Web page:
On reaching Jerusalem, Jesus entered the temple area and began driving out those who were buying and selling. He overturned the tables of the money changers and the benches of those selling doves, and would not allow anyone to carry merchandise through the temple courts. And as he taught them, he said, "Is it not written: 'My house will be called a house of prayer for all nations'? But you have made it 'a den of robbers.' " The chief priests and the teachers of the law heard this and began looking for a way to kill him, for they feared him, because the whole crowd was amazed at his teaching. When evening came, they went out of the city. In the morning, as they went along, they saw the fig tree withered from the roots. Peter remembered and said to Jesus, "Rabbi, look! The fig tree you cursed has withered!" "Have faith in God," Jesus answered. "I tell you the truth, if anyone says to this mountain, 'Go, throw yourself into the sea,' and does not doubt in his heart but believes that what he says will happen, it will be done for him. Therefore I tell you, whatever you ask for in prayer, believe that you have received it, and it will be yours. And when you stand praying, if you hold anything against anyone, forgive him, so that your Father in heaven may forgive you your sins. But if you do not forgive neither will your Father who is in heaven forgive your sins."
Let's go over this event one more time.
Jesus was giving His disciples "real live parables" to help them and the crowds understand His teaching of God's Kingdom. He rode on a donkey; He got hungry; He came to a fig-tree which, though in leaf, had no figs on it and He then uttered His verdict; He entered the temple, cleaned it up so that teaching could proceed.
In riding on the foal He was announcing Himself in terms of Zechariah's prophecies. In throwing out the money changers He was teaching that Almighty God requires holiness and hates any attempt to use His worship for personal gain. But what about the fig tree? Jesus said what any fig grower would have said. "This fig tree had had sufficient opportunity to come up with the goods but it is giving no fruit. Time's up. It has to come out."
So He was acting out His parable. So? Look at what happened when Peter pointed out to Jesus and the other disciples that the fig tree had withered? Mark does not tell us that Jesus had an explanation ready about fig trees. Or even about cursing. Instead, this was the occasion when Jesus talked about faith and forgiveness. Was He changing the topic? It seems like it until we realise that Jesus was really taking up the issue Peter had raised, discussing what He had been doing in the temple. Jesus was not only talking about the fig-tree. He was teaching about Himself and explaining to them the meaning of the cleansing of the temple the day before.
Jesus' answer was very direct. We might say He was "full on". His answer addresses the fear that Peter, and the other disciples, had. They seem to be worrying that Jesus had "cracked it" not only with the fig tree, but with the way He kicked the money-changers out of the temple. If we were there wouldn't we suspect that all the problems and tensions that He had to face had finally got to Him? Wouldn't we suspect He had taken His anger out on the fig tree?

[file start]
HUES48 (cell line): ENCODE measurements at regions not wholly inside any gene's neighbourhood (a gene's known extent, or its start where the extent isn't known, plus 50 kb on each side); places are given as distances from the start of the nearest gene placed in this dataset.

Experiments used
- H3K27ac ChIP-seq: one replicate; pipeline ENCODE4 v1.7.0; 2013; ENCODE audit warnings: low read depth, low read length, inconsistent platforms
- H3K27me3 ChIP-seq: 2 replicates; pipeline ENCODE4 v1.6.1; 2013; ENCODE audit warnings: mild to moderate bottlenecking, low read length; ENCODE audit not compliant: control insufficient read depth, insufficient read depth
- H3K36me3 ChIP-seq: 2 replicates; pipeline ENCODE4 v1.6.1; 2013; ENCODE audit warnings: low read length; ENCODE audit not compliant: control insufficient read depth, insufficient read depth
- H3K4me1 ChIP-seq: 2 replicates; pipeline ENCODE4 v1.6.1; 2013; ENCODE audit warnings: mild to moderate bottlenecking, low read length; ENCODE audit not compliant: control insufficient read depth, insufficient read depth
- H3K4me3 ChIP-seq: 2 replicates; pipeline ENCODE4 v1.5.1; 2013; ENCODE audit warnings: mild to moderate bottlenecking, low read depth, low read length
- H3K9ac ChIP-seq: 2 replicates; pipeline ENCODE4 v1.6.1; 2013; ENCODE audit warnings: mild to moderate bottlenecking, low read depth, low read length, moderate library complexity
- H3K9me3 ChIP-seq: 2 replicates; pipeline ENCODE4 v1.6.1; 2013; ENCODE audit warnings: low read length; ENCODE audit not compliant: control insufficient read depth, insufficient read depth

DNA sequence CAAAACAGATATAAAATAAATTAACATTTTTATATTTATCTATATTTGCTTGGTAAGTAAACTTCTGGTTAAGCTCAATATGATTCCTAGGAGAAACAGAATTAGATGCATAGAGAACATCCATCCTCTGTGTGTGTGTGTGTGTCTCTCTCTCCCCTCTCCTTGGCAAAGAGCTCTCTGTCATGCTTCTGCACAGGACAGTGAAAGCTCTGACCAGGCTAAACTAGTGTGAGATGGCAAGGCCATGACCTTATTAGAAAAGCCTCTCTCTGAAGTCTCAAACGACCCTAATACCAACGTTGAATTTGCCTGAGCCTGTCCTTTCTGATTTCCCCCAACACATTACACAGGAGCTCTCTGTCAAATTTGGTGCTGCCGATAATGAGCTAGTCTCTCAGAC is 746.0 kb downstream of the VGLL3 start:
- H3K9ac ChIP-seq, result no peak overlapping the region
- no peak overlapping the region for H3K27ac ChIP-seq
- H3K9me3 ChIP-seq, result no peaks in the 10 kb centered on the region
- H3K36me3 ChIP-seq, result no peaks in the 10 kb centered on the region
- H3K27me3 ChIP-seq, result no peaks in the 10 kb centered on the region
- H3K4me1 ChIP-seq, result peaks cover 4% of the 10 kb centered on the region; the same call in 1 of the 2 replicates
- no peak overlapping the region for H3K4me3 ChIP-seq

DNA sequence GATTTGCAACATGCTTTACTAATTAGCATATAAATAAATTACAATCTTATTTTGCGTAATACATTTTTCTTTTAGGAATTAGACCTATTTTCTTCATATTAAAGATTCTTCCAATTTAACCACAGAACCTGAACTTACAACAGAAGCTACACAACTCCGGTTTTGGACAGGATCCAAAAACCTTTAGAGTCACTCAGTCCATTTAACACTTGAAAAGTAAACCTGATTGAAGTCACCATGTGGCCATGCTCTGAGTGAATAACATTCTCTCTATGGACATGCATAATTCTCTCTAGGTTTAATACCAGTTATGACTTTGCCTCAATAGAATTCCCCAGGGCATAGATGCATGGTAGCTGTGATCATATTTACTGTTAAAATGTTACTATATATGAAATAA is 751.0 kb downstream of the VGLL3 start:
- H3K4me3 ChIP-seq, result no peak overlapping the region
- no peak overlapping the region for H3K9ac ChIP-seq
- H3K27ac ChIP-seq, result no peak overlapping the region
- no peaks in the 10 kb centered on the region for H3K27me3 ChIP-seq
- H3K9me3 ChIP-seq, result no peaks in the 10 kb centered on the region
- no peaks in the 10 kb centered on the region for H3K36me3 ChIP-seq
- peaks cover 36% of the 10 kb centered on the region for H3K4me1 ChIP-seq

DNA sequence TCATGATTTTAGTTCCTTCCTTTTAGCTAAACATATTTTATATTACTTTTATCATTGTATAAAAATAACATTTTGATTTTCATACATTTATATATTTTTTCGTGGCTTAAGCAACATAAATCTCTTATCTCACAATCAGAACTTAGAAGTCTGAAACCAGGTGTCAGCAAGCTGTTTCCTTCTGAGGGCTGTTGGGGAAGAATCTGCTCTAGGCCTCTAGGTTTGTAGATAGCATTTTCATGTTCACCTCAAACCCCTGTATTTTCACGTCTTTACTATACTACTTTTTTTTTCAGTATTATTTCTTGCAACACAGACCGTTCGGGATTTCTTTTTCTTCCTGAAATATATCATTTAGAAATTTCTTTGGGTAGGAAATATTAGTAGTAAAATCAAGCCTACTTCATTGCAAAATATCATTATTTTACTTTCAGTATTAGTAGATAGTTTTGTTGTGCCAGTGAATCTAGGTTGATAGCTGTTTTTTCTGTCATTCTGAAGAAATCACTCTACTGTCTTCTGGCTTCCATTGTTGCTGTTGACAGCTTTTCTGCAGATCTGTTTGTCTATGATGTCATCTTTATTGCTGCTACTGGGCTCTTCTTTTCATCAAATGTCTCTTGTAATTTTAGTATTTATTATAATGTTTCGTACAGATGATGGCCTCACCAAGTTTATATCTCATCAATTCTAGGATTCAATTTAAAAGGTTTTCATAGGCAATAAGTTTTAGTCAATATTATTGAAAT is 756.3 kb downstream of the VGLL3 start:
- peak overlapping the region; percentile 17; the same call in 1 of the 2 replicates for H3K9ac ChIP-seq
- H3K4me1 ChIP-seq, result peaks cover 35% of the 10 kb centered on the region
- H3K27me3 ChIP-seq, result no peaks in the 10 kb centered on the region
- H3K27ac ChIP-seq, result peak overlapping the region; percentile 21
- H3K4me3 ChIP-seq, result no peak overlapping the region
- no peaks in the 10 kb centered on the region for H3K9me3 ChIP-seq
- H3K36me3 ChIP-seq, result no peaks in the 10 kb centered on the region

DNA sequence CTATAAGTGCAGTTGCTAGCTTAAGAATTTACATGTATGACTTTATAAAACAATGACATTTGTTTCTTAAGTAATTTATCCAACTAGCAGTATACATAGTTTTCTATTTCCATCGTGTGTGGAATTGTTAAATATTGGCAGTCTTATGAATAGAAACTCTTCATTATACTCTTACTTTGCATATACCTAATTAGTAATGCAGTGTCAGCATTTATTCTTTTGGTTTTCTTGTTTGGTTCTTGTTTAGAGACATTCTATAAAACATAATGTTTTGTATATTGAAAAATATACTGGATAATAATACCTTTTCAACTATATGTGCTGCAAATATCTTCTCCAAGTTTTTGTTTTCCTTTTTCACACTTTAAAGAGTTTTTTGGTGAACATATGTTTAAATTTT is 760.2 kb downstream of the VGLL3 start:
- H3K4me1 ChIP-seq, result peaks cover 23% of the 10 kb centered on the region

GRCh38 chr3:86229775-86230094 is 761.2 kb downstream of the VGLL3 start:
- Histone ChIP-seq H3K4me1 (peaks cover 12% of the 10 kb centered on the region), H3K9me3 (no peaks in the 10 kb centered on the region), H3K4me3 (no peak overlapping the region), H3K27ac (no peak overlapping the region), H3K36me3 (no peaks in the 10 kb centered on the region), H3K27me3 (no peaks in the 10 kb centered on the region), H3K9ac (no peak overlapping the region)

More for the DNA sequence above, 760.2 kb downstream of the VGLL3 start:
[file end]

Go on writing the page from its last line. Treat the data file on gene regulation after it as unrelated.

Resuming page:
But Jesus got them thinking about faith, faith in God the Father. And neither is it simply some teaching where belief in God makes everything OK. Jesus told His disciples that having faith in God has everything to do with facing up to the problems we face in life. And that includes being angry.
It has to do with facing up to any problems we might encounter about a fig-less fig-tree as much as it has to do with a temple that has become a stock exchange, or a political regime that has become corrupted by marital unfaithfulness. It has as much to do with our relationships with each other, as it has to do with our relationships with the creation around us.
Jesus used His comment to the fig-less fig-tree to help His disciples face the intense anger He had displayed the day before when He cleansed the temple. With His disciples, Jesus had come to Jerusalem at that time of year to pray to the God of Israel. They came at a time when threats hung over Jesus' life. Their own lives were under threat as well.
Zebedee's wife seems to have guessed that a similar fate awaited Jesus to what had come to her cousin's son, her relative, John the Baptist. But Jesus now brought His disciples along to Jerusalem because it was time for them to pray; indeed they should be praying like they had never prayed before.
Something mysterious was indeed going on. Remember we are assuming that Jesus used the occasion of the withering of the figless fig-tree to help His disciples face up to what was happening. Jesus was once again living out of the Old Testament. Read Jeremiah 8:4-22 sometime. In particular 11-13:
They have healed the wound of my people lightly saying, "Peace, peace" when there is no peace. Were they ashamed when they committed all kinds of atrocious acts? No, not at all; no shame they couldn't remember what it is to blush! Therefore they shall fall among the fallen; when I punish them, they will be overthrown, says the Lord. When I would gather them, says the Lord, there are no grapes on the vine, nor figs on the fig tree; even the leaves are withered, and what I gave to them has passed away from them.
Jesus accepted the creatures of God's creation - the ass and the fig tree. And in riding on the ass He showed He accepted that these non-human creatures had a part to play in the coming of God's kingdom. His curse of the fig-tree, as part of the last stage of His trip to Jerusalem, indicated that He would use all the powers given to Him as Son of Man to complete His work. As He had said in the parable, when a farmer condemns a fig-tree, the fig tree will be cut down and burned.